Non-profit awards housing grants to police officers

Police officer Cory Culbreath and his family recently moved into their own home thanks to help from the Charlottesville Police Foundation. Photo by John Robinson.

If it weren’t for the Charlottesville Police Foundation, Charlottesville police officers Cory Culbreath and Robbie Oberholzer wouldn’t be living in the city they serve. Relatively low salaries and today’s harsh lending environment are making home ownership increasingly difficult for police officers and other public servants, forcing many to live in surrounding, less expensive counties. But with the help of $20,000 each from the CPF’s housing program, both officers recently made down payments on Charlottesville houses.

“Without the grant, I’d be in another county, definitely,” said Oberholzer, who recently used his $20,000 from the CPF to cover the down payment on a $225,000 home in the northern part of Charlottesville.

The CPF is a nonprofit made up of local citizens who help police officers acquire information and resources the city cannot provide. Since its inception in 2004, the foundation has provided supplemental training for officers, outreach to promote positive community relationships with police, an end-of-the-year awards banquet, various grants, and housing assistance. Initially, housing assistance consisted of banks and realtors providing financial and legal guidance to help officers purchase homes, but the program now includes a housing grant.

In 2009, the Charlottesville Area Community Foundation awarded the CPF a competitive grant of $75,000, which, in addition to funding other programs, catalyzed the first housing grants for police officers. Since receiving the initial check, the CPF has collected enough donations from residents and local businesses to fund housing grants for three officers whom otherwise would be forced to live outside the city.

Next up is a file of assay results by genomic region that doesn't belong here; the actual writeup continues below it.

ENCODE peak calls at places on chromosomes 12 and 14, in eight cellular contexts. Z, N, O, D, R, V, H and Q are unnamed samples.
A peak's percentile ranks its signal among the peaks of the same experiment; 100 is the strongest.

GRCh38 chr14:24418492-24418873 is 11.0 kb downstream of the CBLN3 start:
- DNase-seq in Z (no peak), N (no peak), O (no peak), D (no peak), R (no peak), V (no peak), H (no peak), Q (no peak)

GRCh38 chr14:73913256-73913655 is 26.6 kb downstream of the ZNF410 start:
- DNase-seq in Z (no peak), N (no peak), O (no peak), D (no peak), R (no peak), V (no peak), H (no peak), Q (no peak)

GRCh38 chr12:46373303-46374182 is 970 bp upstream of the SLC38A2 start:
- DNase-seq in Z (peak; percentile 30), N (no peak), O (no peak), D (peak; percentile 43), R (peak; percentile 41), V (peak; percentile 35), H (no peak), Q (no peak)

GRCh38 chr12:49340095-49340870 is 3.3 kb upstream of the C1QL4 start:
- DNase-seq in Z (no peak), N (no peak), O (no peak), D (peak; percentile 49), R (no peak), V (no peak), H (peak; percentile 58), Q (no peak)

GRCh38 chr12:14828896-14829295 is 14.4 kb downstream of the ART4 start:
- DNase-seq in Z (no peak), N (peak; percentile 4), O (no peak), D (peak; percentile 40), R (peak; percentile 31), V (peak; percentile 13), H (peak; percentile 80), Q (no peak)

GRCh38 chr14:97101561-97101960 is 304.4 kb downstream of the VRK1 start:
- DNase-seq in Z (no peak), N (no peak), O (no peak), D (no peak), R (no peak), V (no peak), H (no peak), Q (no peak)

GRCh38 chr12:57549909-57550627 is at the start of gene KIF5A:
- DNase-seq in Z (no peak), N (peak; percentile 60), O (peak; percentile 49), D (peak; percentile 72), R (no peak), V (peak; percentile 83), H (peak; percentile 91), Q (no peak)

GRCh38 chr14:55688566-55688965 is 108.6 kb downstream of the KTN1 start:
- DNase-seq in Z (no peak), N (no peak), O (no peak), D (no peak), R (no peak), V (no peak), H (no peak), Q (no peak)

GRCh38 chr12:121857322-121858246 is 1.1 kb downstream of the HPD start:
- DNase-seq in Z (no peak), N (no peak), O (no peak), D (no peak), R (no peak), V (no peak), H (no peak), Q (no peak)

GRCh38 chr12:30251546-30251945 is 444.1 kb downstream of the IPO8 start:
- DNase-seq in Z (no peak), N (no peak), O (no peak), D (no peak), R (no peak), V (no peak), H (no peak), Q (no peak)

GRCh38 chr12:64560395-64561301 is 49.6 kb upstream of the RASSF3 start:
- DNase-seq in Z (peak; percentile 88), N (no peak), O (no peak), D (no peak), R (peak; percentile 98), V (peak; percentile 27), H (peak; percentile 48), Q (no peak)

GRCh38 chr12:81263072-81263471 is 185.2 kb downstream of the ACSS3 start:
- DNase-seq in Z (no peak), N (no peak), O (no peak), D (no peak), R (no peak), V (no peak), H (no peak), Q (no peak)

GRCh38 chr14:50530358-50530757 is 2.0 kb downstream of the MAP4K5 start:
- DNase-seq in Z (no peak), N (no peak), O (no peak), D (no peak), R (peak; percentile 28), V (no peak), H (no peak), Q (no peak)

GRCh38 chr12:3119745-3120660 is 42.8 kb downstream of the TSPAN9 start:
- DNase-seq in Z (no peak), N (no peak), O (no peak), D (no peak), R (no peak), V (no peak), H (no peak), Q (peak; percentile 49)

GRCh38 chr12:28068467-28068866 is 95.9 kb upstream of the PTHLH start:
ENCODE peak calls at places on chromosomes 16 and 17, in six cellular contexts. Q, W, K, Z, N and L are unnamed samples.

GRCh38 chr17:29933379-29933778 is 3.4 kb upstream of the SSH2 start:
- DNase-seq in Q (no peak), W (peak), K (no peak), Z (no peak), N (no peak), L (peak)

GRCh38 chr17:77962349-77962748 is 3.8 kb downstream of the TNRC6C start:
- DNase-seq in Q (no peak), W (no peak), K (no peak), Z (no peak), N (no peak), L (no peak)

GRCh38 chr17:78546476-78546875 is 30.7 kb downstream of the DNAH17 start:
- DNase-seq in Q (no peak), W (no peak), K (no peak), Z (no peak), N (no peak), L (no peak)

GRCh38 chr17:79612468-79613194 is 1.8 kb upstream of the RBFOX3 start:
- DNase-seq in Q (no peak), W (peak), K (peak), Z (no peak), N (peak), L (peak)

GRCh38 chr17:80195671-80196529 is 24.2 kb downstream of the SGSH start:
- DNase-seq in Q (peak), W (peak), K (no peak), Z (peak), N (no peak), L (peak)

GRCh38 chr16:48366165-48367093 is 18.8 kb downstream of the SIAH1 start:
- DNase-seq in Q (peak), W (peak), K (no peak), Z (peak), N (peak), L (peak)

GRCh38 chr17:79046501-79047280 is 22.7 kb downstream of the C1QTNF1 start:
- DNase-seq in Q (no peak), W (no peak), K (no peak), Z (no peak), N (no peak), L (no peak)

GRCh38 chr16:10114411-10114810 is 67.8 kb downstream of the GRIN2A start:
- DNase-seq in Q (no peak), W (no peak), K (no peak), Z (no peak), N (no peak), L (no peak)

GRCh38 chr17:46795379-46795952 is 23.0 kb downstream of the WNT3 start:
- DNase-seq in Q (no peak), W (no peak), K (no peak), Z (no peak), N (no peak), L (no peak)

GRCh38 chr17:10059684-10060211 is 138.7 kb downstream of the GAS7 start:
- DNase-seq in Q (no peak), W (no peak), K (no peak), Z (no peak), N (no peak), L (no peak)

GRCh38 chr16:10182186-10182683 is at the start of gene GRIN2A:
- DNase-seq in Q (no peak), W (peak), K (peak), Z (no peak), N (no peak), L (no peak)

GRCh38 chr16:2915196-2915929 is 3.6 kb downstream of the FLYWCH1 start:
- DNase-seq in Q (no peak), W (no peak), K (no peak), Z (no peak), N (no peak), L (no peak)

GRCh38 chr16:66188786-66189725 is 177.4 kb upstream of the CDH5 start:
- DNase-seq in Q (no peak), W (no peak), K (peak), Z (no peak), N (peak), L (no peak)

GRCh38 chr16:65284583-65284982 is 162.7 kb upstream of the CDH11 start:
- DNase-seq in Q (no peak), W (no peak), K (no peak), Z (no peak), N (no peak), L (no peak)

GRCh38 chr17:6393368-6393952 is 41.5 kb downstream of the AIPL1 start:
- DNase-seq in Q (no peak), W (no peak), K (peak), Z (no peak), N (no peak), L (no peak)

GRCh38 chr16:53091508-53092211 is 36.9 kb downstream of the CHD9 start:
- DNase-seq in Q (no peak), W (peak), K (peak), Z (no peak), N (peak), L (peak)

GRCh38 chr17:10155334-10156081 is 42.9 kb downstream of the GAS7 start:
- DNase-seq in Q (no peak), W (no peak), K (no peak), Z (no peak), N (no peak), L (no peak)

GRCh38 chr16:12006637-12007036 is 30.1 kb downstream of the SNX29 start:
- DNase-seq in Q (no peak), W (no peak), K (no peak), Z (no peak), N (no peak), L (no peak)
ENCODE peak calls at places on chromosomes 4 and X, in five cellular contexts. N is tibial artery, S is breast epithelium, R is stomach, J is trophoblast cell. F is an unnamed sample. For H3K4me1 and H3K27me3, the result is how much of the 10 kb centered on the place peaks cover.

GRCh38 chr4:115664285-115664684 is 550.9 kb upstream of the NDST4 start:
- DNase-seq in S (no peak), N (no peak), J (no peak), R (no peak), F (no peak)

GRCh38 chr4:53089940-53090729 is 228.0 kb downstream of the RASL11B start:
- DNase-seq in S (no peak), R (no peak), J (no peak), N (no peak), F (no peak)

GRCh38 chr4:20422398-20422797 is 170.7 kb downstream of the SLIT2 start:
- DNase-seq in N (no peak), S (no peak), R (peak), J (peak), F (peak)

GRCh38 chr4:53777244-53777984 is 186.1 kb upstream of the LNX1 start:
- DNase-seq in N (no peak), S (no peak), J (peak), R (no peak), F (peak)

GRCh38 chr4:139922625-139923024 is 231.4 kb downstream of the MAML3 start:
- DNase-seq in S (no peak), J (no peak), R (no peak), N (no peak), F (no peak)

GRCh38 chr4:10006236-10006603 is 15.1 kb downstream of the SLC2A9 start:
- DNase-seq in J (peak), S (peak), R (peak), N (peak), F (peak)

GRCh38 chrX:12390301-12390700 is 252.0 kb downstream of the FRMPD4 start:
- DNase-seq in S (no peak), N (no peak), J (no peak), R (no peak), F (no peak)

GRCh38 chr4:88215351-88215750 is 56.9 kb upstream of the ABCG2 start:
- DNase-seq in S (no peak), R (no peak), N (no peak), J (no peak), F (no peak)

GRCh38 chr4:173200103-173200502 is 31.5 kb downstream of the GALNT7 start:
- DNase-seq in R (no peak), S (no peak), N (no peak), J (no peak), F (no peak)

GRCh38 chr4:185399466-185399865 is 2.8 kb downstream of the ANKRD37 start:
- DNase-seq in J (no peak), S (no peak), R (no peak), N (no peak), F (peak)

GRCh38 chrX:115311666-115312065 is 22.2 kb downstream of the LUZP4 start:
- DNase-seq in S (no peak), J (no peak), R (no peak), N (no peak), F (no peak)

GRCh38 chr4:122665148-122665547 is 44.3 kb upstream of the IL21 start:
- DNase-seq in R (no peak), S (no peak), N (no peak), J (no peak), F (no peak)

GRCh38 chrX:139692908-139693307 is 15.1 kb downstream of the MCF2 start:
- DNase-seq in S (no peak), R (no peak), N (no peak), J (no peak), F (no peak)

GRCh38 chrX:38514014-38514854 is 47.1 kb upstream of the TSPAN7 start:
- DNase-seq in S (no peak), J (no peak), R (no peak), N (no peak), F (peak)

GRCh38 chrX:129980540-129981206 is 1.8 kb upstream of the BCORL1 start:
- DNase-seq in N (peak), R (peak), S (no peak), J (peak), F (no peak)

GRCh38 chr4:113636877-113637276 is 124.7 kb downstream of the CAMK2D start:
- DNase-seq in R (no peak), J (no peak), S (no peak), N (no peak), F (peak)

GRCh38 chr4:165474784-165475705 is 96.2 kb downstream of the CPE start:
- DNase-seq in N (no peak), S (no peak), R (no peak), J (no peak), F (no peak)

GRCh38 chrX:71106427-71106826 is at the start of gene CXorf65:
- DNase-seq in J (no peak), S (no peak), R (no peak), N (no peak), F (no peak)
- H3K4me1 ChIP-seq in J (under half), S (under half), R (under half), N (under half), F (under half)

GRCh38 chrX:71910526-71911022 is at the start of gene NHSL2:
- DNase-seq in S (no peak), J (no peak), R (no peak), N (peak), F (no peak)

According to the Charlottesville Area Association of Realtors, the median sale price for ahome within city limits is $257,000. With starting salaries on the force at $35,256, many Charlottesville officers can’t afford the sizable down payment required to get a mortgage in the city.

“Police officers get paid well, but if you don’t have a spouse who’s getting paid equally well or better, it’s tough to afford housing in Charlottesville,” said Oberholzer.

He said he hopes his presence, even while off-duty, will provide a sense of safety for his neighbors. Living close by not only offers security in the neighborhood, he said, but it allows him to build relationships that help him do his job more effectively.

According to CPF Executive Director Mindy Goodall, officers must meet certain prerequisites in order to apply for a housing grant. Qualifying applicants must be full-time, sworn-in officers recommended by each of their supervisors, and must have an income below 150 percent of the area median income.

Once approved, officers can choose any home in Charlottesville or within two miles of city limits—a freedom that Charlottesville Police Chief Tim Longo said is unusual for programs of this type.

Longo said federal programs provide similar funding for public servants, but often limit their scope to specific neighborhoods.

“We’re not trying to get cops in particular neighborhoods,” Longo said. “We’re just trying to connect them with the city they work in.”

Officer Culbreath has been with the Charlottesville Police Department for 13 years, and recently moved into a new home with his wife and their four children. After crowding into a townhouse for years, Culbreath and his family refer to their new house as a castle, and he said the whole process has been “amazing.”

“It gives you that much more appreciation for where you work, and makes you leave home smiling every day,” he said.

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